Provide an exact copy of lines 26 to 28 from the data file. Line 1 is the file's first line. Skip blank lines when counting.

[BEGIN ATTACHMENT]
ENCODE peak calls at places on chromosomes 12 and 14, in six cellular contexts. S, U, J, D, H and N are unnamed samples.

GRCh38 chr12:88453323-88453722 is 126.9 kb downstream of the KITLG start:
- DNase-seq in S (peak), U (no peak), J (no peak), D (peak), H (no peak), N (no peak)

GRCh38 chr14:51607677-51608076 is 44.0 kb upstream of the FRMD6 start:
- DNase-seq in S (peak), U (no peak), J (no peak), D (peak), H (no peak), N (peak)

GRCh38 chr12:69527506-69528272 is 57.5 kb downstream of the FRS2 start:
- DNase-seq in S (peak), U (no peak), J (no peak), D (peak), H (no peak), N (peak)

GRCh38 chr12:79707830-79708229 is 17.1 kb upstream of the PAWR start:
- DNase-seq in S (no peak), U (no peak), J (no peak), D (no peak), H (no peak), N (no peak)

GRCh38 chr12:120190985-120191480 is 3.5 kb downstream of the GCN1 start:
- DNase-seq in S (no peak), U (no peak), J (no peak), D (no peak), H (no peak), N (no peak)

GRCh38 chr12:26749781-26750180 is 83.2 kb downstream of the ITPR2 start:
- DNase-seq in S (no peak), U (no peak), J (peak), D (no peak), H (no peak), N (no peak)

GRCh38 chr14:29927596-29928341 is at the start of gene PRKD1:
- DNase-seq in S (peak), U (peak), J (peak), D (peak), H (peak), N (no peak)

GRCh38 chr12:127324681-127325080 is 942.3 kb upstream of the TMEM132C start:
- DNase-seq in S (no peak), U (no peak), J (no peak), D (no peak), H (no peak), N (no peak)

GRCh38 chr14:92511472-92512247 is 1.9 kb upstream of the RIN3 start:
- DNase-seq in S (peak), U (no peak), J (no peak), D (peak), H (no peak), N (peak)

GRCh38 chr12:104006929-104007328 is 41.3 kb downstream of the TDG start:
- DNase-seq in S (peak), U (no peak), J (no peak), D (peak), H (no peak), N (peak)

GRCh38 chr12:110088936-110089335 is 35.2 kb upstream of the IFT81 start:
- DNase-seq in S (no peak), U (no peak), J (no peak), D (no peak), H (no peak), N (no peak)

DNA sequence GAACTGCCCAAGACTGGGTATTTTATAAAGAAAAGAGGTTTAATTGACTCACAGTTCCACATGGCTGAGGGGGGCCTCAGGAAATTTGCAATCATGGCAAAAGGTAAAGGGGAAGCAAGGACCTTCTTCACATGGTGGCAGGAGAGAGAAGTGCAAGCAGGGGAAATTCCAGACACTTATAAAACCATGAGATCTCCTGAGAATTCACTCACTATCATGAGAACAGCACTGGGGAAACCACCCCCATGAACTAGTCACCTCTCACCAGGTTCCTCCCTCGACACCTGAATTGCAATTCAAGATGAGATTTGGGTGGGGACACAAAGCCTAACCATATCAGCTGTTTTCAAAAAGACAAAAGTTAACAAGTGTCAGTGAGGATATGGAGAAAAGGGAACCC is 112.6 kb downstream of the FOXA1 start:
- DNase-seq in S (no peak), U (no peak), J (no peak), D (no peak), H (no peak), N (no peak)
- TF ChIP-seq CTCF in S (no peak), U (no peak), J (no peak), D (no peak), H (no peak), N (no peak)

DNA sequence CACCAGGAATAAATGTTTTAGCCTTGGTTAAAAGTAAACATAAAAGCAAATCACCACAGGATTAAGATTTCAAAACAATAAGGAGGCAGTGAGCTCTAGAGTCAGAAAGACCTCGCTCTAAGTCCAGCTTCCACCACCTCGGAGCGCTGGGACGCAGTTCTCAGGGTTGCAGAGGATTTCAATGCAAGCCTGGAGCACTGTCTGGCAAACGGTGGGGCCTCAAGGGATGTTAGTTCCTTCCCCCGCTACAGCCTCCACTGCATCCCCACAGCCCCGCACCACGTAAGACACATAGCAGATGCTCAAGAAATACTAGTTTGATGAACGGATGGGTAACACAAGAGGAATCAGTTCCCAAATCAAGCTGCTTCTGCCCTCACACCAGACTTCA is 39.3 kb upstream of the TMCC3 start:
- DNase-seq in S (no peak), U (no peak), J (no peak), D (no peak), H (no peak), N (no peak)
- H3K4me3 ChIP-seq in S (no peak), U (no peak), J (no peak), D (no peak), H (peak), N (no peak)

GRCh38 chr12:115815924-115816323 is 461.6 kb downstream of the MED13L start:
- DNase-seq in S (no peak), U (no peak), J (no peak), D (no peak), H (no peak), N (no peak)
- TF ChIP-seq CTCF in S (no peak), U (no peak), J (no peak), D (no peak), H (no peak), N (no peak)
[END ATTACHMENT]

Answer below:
- TF ChIP-seq CTCF in S (no peak), U (no peak), J (no peak), D (no peak), H (no peak), N (no peak)

DNA sequence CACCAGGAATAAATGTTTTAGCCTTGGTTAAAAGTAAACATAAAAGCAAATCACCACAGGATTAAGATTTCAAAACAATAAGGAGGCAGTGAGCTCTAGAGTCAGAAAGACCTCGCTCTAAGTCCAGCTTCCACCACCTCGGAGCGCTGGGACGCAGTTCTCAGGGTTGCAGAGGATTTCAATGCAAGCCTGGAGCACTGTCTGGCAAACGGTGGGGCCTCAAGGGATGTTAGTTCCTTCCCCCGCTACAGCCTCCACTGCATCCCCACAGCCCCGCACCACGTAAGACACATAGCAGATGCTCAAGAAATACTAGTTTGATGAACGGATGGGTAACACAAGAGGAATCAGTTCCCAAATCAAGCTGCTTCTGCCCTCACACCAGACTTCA is 39.3 kb upstream of the TMCC3 start:
- DNase-seq in S (no peak), U (no peak), J (no peak), D (no peak), H (no peak), N (no peak)